Tuesday, October 5, 2010

Church and State

I am technically a Catholic. At least according to them. They think that once you've been confirmed as a Catholic, they've got you for life. Whether you like it or not. And right now it's not.

I wasn't raised Catholic, or even Christian, but when my former husband and I were planning our wedding I chose to get confirmed so he could have the full mass at a fancy basilica that he wanted. I took the classes and tried hard to understand their tenets. And even though I could just as soon convince myself to believe in Santa Claus as Jesus, I said the words they wanted me to say, and I wanted to believe them. That probably makes me a hypocrite, but I thought I was doing it for the right reasons.

I guess since then I've been what you call a fair weather Catholic. I show up for the occasional Christmas or Easter -- they really pull out all the stops for the high holy days -- incense, organs, choir, candles, magic-vampire-killing water. We even got Lucas baptized there. When he cried as he was sprinkled with holy water the priest made a joke that that was the demons being driven out (har har har). I actually like to go there. It's a beautiful old basilica. Going to church is the closest I've ever come to meditation. But I've always had a hard time with the dogma: the sexism, the exclusion, the whole condoms come from Satan thing.

And now this
Two weeks ago, Minnesota's Roman Catholic bishops launched a campaign against same-sex marriage, mailing a DVD to every Catholic home in the state. Parishioners in the Twin Cities heard a message from Archbishop John Nienstedt.
"The Archdiocese believes that the time has come for voters to be presented directly with an amendment to our state Constitution, to preserve our historic understanding of marriage. In fact, this is the only way to put the one man-one woman definition of marriage beyond the reach of the courts and politicians," Nienstedt said on the video. (MPR.org)

And in an interview on MPR, the Archbishop said  this:
There is no difference between the civil and the religious definition of marriage because marriage comes to us by virtue of creation and our creator. And so the state does not establish marriage. Marriage came long before there was any government.
And so this is a natural reality, and it's defined by the natural law, what we call the natural law. And so it precedes any government. And government is meant to support marriage between a husband and a wife in order to give it a context for the raising of children and the protection of children.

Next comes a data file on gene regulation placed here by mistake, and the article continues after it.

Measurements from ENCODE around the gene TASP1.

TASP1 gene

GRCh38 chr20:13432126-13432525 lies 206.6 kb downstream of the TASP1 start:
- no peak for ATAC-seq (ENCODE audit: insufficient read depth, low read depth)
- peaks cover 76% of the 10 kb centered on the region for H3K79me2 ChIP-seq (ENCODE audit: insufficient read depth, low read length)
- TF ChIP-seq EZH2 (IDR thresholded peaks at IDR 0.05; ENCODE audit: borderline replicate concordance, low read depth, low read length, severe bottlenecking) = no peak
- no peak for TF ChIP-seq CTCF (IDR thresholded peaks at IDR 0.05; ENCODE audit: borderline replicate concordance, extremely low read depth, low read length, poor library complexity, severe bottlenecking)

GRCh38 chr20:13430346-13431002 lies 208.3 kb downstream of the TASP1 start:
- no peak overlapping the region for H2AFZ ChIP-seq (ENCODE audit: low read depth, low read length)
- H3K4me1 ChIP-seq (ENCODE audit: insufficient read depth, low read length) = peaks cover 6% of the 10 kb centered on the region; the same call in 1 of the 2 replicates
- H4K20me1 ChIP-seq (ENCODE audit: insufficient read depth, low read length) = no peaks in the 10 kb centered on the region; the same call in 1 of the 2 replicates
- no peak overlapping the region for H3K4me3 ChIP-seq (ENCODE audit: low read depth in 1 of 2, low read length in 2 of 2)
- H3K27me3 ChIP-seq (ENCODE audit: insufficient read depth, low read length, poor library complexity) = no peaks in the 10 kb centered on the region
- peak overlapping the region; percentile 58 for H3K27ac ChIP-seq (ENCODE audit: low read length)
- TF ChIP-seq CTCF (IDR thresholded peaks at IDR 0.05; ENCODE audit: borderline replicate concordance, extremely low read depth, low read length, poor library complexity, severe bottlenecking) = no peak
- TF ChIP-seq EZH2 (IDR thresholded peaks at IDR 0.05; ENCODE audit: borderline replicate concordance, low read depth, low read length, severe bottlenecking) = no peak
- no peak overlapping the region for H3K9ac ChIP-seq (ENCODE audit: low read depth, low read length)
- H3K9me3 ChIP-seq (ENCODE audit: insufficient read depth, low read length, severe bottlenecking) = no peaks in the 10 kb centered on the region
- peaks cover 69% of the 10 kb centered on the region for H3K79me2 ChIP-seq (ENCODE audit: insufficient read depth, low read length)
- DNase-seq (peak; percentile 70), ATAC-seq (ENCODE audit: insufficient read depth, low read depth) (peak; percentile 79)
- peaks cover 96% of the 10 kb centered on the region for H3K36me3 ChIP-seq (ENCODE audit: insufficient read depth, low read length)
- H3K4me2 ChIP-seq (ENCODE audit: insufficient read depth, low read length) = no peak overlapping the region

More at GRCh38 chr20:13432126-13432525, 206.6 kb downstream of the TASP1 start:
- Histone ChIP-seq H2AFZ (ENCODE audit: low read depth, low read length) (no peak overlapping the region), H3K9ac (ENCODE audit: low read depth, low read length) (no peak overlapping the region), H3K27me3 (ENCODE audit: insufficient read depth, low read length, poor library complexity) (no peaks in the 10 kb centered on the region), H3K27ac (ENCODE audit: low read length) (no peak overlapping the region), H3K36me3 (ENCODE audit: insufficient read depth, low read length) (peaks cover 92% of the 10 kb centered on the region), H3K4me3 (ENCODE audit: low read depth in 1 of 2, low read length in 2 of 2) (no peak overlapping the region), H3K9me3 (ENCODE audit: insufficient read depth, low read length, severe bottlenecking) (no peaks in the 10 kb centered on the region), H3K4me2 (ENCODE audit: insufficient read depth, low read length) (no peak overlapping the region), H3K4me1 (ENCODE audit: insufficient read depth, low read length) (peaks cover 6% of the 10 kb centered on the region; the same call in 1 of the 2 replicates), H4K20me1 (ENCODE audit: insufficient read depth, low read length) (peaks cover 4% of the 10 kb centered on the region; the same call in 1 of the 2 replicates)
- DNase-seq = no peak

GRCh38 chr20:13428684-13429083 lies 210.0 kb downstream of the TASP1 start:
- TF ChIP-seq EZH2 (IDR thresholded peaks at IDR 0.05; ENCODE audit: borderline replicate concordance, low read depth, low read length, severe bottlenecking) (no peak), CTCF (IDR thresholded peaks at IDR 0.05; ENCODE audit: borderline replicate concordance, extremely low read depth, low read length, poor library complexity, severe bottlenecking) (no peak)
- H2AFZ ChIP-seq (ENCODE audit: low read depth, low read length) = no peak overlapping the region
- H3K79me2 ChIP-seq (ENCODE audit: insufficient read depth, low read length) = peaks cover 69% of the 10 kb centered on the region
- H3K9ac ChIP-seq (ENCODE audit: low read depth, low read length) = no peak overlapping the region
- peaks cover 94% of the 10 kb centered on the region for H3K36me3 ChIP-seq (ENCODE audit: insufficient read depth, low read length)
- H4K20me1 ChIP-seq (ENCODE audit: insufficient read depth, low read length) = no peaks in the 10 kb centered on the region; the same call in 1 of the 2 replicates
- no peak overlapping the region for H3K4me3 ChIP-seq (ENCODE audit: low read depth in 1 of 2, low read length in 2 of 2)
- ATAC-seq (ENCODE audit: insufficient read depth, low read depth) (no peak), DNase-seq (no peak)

Am I nuts or did he just completely contradict himself there? If the state doesn't establish marriage, why does the state need to define it?

Anyway. I know the church is no stranger to putting their beliefs out there. I know they frown on birth control, abortion, divorce and a long list of other things. Nor are they new to controversy. But this still stinks. I agree with Lucinda Naylor, the church's artist in residence, who was suspended for voicing her opposition, when she said the step of spending $1 million from an anonymous donor to produce and mail the DVDs, six weeks before the November 2 election, was divisive. Most people see this as the church's endorsement of the republican candidate for Governor, Tom Emmer, whose anti-gay, anti-choice agenda fits in nicely with theirs.

And also? This is the thing that gets $1 million dollars thrown at it? Not poverty, not human suffering? Cause I'm pretty sure those are some other pressing issues that the church is against.

But, since they own my soul (and my name on a mailing list), I got the DVD in the mail. I haven't watched it. I haven't even opened it. And I have yet to decide what to do with it. Part of me wants to send it back with a scathing letter, though I'm not very good at scathing letters -- I use the words poo and dude to much. Part of me wants to add mine to the hundreds of other local Catholics' who disagree with the church, in Lucinda Naylor's sculpture.

But that's the thing. I'm not a Catholic, not really. So claiming to be one of their parishioners who disagrees with them would be a misrepresentation. Threatening them with the loss of a soul, or even a tithe, is empty. I'm just a divorced, out-of-wedlock-sex-having, gay marriage supporting, condom using heretic.

So what should I do with my DVD?


  1. Hahahaha!
    I'd send it back to them...tell them to stick it up their ass and remove you from their mailing lists.
    Your Christianity sounds very similar to mine, except I was raised very strict Lutheran all my childhood. And now I have left my whole family's beliefs and believe my own things. Such as reincarnation, Angels, and no heaven or hell. Call me the black sheep of the family I guess...LOL!
    I wouldn't feel a need to explain or define your beliefs for anyone. I say don't worry about it, just believe what you feel is right!

  2. Lucinda's project sounds pretty bad ass. I'd send mine there if I wasn't a godless heathen and therefore DVD free. It warms the cockles of my gay-lovin' heart to see money used for such works of kindess. Pblttt.

  3. I think so too. I think I'll swing by the church on Sunday and give her my disk. I think her art piece will make a much bigger statement than my one little disk.

  4. I hope you gave Lucinda the disk and helped transform the Catholic Church's spiteful act into a symbolic creation of solidarity! Amazing how many religious institutions forget that the essence of spirituality is love.


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